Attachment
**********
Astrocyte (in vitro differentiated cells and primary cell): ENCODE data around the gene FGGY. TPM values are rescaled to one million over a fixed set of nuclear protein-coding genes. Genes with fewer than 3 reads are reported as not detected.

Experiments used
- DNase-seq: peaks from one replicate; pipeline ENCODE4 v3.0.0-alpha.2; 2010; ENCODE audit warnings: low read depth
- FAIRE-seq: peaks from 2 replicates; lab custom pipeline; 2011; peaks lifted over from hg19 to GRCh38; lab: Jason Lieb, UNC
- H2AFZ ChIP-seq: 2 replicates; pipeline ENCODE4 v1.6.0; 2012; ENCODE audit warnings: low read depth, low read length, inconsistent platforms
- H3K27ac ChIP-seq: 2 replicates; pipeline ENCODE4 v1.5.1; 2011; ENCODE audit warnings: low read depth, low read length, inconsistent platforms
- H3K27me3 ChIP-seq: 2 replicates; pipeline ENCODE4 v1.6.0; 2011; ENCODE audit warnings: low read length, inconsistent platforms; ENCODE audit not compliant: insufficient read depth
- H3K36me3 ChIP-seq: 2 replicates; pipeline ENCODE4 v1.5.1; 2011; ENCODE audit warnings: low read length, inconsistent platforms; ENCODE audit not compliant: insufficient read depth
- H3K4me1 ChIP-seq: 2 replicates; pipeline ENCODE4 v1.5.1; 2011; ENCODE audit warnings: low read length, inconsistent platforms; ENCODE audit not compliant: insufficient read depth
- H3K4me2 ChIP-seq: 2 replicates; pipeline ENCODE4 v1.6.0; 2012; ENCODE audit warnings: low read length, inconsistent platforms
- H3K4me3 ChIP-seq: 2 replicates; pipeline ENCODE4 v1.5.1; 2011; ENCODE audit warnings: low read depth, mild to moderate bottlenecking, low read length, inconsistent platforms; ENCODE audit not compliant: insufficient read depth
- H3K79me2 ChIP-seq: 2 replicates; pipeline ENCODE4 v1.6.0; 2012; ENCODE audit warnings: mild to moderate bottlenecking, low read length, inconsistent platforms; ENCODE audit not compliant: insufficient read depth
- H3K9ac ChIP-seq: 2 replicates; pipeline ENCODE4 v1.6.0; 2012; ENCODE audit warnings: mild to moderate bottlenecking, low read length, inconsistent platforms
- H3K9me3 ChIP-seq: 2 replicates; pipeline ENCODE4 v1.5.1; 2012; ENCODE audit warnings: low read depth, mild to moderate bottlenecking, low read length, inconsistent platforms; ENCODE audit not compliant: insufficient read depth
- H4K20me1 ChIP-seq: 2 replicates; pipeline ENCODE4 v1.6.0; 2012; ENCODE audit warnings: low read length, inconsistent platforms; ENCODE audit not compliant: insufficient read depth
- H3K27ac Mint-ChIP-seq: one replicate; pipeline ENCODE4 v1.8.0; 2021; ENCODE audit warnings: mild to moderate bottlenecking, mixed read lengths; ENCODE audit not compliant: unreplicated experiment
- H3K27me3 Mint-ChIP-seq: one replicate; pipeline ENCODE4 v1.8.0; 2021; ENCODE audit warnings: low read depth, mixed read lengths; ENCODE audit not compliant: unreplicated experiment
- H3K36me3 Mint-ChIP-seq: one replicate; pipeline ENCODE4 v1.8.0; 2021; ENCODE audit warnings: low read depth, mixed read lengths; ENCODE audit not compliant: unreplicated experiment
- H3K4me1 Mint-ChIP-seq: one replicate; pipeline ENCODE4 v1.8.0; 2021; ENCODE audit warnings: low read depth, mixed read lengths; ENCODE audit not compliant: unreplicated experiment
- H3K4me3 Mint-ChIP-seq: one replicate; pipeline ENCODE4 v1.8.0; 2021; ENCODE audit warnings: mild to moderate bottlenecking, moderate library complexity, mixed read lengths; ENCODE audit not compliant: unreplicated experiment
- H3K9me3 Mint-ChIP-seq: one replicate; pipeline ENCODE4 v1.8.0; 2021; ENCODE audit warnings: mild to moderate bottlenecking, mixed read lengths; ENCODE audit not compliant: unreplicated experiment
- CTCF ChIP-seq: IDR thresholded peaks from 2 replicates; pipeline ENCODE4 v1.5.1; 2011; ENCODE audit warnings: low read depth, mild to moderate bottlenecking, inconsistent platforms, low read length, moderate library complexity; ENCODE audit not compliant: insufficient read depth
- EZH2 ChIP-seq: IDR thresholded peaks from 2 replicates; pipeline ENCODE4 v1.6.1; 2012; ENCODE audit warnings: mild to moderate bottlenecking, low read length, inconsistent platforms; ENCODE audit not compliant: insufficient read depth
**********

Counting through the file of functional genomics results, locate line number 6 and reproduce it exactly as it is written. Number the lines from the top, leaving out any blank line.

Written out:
- H3K27ac ChIP-seq: 2 replicates; pipeline ENCODE4 v1.5.1; 2011; ENCODE audit warnings: low read depth, low read length, inconsistent platforms